9th May 2023
Latest compliance news for international recruiters
Does your agency place contractors in the likes of France, Luxembourg, Switzerland or even Paraguay? If so, you’ll know only too well how complex the world of international tax and compliance, and keeping abreast of all the latest developments can be, particularly with the introduction of new working models like digital nomadism. We’ve outlined some of the latest tax-based stories, and potential subsequent legal shifts, for you to be aware of before placing specialist contract talent around the world.
Bank Reyl fined again for tax evasion in France
Bank Reyl, the Geneva-based private bank has once again been caught up in a money laundering and tax evasion scandal and has received a fine totalling €5.75m from the French government. In addition, general manager and partner, Francois Reyl was convicted of playing a key role in the organisation’s illegal practices and received sanctions worth €500,000.
The case started with former French Finance Minister Jérôme Cahuzac, who was accused of concealing accounts and assets at the bank which enabled him evade French taxes. Bank Reyl pled guilty to money laundering for a first time in 2016 along with charges of aiding and abetting other cases of tax evasion. Since that point the bank faced a number of other significant charges dating back 14 years. One charge involved an alleged case where a total of eight customers who transferred assets worth over €14m to a financial institution in Singapore in 2009. The continued sanctions that Bank Reyl, which is actually owned by an Italian holding company, has faced, highlight perfectly that borders make no difference to financial authorities when it comes to closing down potential criminals.
Luxembourg PM heckled in EU Parliament over ‘tax haven’ status
Luxembourg Prime Minister Xavier Bettel was heckled in the European Parliament last month by a lawmaker who accused his country of hiding the assets of the rich and powerful. Manon Aubry, co-President of the Left group said to Bettel, “Mr Bettel, I have a riddle for you: what do Tiger Woods, Brad Pitt, the Hermès family, Shakira, the Prince of Saudi Arabia, Bernard Arnault, the Italian mafia or the Russian underworld have in common? They all have, one has to say, an amazing passion for your country, Luxembourg. The reality is, Mr Bettel, you are the head of a country that is a tax haven, a paradise that organises theft in an organised gang.” Aubry then showed an image of a building allegedly located on rue Eugene Ruppert in Luxembourg City, which, according to her, is home to over 1,800 shell companies that are used for tax evasion.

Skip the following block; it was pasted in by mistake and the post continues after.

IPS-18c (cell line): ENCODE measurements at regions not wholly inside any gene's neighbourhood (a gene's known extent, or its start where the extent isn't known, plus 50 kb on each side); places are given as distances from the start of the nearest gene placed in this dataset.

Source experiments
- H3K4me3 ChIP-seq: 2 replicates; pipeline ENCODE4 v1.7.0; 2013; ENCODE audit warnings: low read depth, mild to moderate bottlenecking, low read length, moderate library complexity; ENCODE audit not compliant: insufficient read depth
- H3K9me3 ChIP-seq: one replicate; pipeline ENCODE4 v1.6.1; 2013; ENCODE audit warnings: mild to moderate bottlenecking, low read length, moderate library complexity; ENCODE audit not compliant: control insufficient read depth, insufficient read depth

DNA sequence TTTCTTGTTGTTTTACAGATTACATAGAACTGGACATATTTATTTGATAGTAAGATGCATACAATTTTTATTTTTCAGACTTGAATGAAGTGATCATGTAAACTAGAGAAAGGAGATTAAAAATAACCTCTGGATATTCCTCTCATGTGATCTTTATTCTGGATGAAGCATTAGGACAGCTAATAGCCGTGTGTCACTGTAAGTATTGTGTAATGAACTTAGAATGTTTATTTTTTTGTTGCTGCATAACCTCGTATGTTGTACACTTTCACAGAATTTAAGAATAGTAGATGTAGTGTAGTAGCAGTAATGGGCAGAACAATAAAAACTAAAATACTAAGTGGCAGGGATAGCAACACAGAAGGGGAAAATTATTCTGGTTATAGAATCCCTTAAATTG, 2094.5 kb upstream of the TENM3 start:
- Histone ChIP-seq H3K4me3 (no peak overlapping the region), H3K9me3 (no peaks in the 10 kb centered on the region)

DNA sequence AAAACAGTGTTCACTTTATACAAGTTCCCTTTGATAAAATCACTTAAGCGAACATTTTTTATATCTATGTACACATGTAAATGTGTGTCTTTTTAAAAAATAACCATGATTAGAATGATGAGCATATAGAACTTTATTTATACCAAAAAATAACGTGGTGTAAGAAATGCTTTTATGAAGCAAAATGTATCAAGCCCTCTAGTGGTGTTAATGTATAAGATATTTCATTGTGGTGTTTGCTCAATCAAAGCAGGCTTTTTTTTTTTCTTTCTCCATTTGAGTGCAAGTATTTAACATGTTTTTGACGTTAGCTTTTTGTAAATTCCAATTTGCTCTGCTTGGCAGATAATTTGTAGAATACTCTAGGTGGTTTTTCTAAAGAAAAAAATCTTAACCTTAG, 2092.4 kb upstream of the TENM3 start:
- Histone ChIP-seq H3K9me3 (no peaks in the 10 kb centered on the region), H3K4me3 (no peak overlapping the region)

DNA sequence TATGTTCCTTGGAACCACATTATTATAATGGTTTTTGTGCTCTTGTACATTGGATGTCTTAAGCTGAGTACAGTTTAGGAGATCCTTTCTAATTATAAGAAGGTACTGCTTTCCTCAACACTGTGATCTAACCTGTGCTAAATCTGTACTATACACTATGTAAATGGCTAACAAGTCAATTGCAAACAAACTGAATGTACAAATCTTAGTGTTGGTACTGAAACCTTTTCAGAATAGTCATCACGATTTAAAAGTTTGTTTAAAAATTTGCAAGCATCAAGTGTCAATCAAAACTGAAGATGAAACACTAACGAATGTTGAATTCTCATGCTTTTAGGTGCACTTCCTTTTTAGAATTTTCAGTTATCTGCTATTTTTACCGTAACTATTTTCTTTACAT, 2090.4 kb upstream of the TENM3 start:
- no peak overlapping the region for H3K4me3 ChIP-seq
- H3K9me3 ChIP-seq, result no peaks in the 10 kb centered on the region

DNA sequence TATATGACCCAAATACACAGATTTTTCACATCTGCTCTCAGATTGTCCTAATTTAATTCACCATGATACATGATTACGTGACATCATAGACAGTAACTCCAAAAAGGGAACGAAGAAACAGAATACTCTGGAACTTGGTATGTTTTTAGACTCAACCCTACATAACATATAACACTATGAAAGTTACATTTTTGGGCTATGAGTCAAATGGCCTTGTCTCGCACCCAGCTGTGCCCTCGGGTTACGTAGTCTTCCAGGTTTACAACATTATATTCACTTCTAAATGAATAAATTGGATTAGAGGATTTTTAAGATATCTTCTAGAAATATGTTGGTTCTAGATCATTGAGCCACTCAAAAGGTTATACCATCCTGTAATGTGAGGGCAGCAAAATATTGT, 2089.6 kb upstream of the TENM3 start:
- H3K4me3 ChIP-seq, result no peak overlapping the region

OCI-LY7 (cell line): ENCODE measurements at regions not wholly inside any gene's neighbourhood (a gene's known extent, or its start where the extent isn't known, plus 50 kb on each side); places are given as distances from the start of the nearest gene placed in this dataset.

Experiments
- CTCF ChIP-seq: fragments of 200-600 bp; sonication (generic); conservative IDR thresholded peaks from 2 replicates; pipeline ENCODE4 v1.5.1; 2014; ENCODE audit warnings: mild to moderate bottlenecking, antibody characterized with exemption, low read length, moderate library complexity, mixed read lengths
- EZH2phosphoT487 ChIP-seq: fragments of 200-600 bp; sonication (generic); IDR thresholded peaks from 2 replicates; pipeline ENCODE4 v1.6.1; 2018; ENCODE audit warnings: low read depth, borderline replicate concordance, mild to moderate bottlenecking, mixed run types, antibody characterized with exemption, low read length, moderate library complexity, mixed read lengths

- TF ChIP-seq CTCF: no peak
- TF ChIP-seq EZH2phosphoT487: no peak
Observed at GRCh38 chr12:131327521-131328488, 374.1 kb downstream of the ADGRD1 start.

Bettel attended a session of the EU Parliament in Strasbourg in late April where he gave a speech on the future of Europe, warning against protectionism and closed borders. In response to the remarks, Bettel defended the country’s efforts to combat tax evasion, saying Luxembourg had ratified every international anti-tax-avoidance initiative.
MEPs have repeatedly singled out Luxembourg, together with other countries like Ireland, the Netherlands and Cyprus, for alleged illegal tax practices. Last year, the head of the EU Parliament’s tax subcommittee said that he thought the country was still a tax haven after talking to professionals in the tax advisory industry and officials of the local tax office.
For agencies placing talent in Luxembourg, it’s likely that there will be increased scrutiny on the domestic tax system as awareness of the country’s worsening reputation grows. This means there’s probably never been a more important time to stay fully compliant when operating here.
Paraguayan opposition leader hints at corruption and fraud crackdown if elected
Paraguay’s main opposition presidential candidate, Efraín Alegre has laid out his plans to favour ‘austerity’ over raising taxes on the country’s farmers if he wins the upcoming election. He leads the Concertacion Nacional coalition and is neck and neck with Santiago Pena, the ruling Colorado Party leader. Candidates are under significant pressure to reduce a fiscal deficit that was 3% of gross domestic product last year, either through reducing spending or increasing taxes on farming, the main driver of the landlocked country’s economy.
Paraguay is a leading exporter of soybeans and beef, however the country’s diplomatic ties with Taiwan have closed doors to China, limiting its customer base. Attempts by the government to increase taxes, including on farming, have long faced political and industry pushback. Peña, has said publicly that he wants to crack down on tax evasion and have more people working in the formal economy however the future direction of the nation’s authorities will only be decided after the election itself. Agencies placing contractors in Paraguay and other neighbouring Latin American countries should keep up to speed with this evolving story as there are likely to be major changes to tax systems over the coming months, regardless of which side claims the victory.
Authorities around the world continue to seek new ways to reclaim lost tax revenue from organisations and individuals suspected of committing tax evasion and fraud. If your business places professionals internationally then you’ll know only too well the risks of breaking regulations and the potential sanctions you could be on the receiving end of. To guarantee that you’re operating in a compliant manner, and to get help navigating the ever-evolving landscape of tax regulations, partner with an expert firm like 6CATSPRO
6CATSPRO is part of WorkwellTM Group
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